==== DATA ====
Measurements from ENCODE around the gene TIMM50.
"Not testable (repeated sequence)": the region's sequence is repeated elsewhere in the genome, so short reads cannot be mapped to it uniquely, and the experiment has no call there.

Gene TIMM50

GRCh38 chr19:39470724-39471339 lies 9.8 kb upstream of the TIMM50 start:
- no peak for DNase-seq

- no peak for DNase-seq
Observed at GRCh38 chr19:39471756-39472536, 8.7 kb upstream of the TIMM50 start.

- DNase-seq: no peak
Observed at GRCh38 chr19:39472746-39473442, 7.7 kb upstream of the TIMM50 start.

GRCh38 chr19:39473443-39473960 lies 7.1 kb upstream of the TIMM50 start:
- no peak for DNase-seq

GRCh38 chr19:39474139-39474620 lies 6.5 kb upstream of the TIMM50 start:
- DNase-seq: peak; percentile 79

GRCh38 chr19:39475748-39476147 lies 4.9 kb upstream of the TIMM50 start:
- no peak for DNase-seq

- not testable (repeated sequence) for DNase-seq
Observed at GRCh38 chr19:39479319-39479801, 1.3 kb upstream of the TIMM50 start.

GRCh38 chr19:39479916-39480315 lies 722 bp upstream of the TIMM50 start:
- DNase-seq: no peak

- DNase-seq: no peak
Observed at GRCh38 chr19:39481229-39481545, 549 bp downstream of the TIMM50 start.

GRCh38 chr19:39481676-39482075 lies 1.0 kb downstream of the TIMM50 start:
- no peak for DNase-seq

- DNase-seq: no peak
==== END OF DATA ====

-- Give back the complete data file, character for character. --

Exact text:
Measurements from ENCODE around the gene TIMM50.
"Not testable (repeated sequence)": the region's sequence is repeated elsewhere in the genome, so short reads cannot be mapped to it uniquely, and the experiment has no call there.

Gene TIMM50

GRCh38 chr19:39470724-39471339 lies 9.8 kb upstream of the TIMM50 start:
- no peak for DNase-seq

- no peak for DNase-seq
Observed at GRCh38 chr19:39471756-39472536, 8.7 kb upstream of the TIMM50 start.

- DNase-seq: no peak
Observed at GRCh38 chr19:39472746-39473442, 7.7 kb upstream of the TIMM50 start.

GRCh38 chr19:39473443-39473960 lies 7.1 kb upstream of the TIMM50 start:
- no peak for DNase-seq

GRCh38 chr19:39474139-39474620 lies 6.5 kb upstream of the TIMM50 start:
- DNase-seq: peak; percentile 79

GRCh38 chr19:39475748-39476147 lies 4.9 kb upstream of the TIMM50 start:
- no peak for DNase-seq

- not testable (repeated sequence) for DNase-seq
Observed at GRCh38 chr19:39479319-39479801, 1.3 kb upstream of the TIMM50 start.

GRCh38 chr19:39479916-39480315 lies 722 bp upstream of the TIMM50 start:
- DNase-seq: no peak

- DNase-seq: no peak
Observed at GRCh38 chr19:39481229-39481545, 549 bp downstream of the TIMM50 start.

GRCh38 chr19:39481676-39482075 lies 1.0 kb downstream of the TIMM50 start:
- no peak for DNase-seq

- DNase-seq: no peak